Back in 1968, Delbarton native Tommy Diamond Sr. won the U.S. Marine middleweight boxing title. He then hit the ring in an effort to make the U.S. Olympic team.
Diamond was only one bout away from making the U.S team after losing a close decision by one point in the fight that would have sent him to the Mexico City Olympics.
His distinguished career as a boxer for the Marines earned him a spot in the U.S. Marine Corp (USMC) Boxing Hall of Fame (HOF).
Diamond, now 69 and living in Tennessee, was recently inducted in a ceremony held at Camp Lejeune, South Carolina.
"I was real excited about it. It is something I didn't expect," Diamond said. He was inducted on April 14 with about 20 family members present to celebrate the honor with him. This was the 3rd annual event for the HOF.
Diamond said when he joined the Marines back in the late 1960s, after graduating from Burch High School, it was his goal to make the boxing team for the military. He boxed from 1967 to 1969 with the Marine Corps as a middleweight.
The late Ken Norton was also inducted into this year's hall of fame and his widow Rose was there to accept the induction ring on his behalf.
Norton and Tommy Diamond Sr. boxed together on the 1967 All-Marine Boxing Team. Norton competed from 1967 to 1981 in the heavyweight division and held the WBC heavyweight title in 1978.
Diamond was also inducted with former professional boxer Ray Mercer. Mercer was the former WBO heavyweight title holder from 1991 to 1992. As an amateur, he won a gold medal in the heavyweight division at the 1988 Summer Olympics.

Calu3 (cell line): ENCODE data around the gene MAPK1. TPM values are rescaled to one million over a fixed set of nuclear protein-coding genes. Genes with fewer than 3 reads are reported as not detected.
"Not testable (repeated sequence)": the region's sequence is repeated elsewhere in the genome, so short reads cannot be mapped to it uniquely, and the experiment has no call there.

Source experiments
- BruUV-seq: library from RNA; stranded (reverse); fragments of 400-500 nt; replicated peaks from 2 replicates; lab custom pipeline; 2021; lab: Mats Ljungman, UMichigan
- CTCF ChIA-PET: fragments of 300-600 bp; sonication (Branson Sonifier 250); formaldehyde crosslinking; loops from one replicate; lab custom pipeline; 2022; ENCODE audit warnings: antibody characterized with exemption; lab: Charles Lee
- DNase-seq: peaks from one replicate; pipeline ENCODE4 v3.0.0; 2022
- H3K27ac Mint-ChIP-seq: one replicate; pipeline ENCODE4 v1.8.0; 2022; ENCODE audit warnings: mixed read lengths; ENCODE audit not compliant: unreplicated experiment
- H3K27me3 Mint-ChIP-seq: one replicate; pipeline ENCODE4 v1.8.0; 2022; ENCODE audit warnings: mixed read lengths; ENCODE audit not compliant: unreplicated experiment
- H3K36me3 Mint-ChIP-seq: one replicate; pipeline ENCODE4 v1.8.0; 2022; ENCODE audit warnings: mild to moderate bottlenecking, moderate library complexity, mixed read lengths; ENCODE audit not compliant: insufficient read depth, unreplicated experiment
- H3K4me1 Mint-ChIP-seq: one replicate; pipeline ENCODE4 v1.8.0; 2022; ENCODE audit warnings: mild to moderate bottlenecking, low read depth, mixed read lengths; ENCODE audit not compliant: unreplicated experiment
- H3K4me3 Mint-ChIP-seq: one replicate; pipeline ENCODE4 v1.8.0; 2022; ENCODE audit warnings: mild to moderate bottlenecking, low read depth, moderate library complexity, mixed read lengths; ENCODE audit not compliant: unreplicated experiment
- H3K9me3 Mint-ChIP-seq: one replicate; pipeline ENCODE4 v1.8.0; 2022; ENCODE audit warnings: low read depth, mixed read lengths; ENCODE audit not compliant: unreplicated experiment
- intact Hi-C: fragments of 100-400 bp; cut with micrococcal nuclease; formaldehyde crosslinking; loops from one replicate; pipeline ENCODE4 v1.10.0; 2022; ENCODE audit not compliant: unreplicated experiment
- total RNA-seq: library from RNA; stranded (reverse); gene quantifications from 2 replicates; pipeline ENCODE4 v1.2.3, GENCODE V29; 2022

"I have some good memories from that time," Diamond said. The former Golden Gloves boxer loves the sport and won a state championship representing Mingo County. He later was elected as the County Clerk for Mingo County and served in that capacity for several years.
"I learned a lot on the Marine team - how to train and pace myself," he added.
Diamond returned to his hometown after his stint in the military and became the Delbarton Golden Gloves coach and local boxing promoter for 40 years. He trained and coached many championship amateur boxers throughout those years.
His son, Tommy Diamond II, who operates a boxing gym in Williamson, said the Diamond clan was very proud of his father.
"It was a great moment for my family," Diamond's son said. "It was an honor watching him get inducted."
His dad received a Hall of Fame ring and a red sports coat as part of his induction. Pride is something that veterans of the USMC have and those who participated on its boxing team have a special camaraderie.
Retired Sgt. Maj. Michael Cline, chairmen of the All-Marine boxing team alumni Hall of Fame, stated, "We have had many people who have gone before us that have been ambassadors of the United States Marine Corps (including) on the world stage, whether it was nationally or internationally."
Kyle Lovern is the editor for the Williamson Daily News. He can be contacted at 304-235-4242, ext. 2277, or on Twitter